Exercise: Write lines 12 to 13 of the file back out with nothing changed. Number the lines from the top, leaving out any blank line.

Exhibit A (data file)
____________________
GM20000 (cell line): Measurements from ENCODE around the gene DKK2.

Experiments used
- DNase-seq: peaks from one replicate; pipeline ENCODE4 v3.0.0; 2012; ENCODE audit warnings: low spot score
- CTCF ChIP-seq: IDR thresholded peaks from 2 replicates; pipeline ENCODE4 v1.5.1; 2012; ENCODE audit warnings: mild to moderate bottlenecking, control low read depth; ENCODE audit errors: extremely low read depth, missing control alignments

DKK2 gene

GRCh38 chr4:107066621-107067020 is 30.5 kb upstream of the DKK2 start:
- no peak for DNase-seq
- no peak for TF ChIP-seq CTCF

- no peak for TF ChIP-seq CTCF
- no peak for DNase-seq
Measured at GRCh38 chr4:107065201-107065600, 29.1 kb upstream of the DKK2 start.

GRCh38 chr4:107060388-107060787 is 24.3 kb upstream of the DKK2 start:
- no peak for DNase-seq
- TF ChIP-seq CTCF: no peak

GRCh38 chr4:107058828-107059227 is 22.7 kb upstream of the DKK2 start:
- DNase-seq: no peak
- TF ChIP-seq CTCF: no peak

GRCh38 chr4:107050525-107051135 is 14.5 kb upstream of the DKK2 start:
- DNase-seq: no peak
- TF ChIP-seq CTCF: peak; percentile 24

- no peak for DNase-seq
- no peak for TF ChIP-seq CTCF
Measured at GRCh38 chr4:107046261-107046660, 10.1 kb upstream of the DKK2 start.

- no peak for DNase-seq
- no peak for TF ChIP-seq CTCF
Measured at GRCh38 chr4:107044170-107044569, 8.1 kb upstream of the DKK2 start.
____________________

GRCh38 chr4:107060388-107060787 is 24.3 kb upstream of the DKK2 start:
- no peak for DNase-seq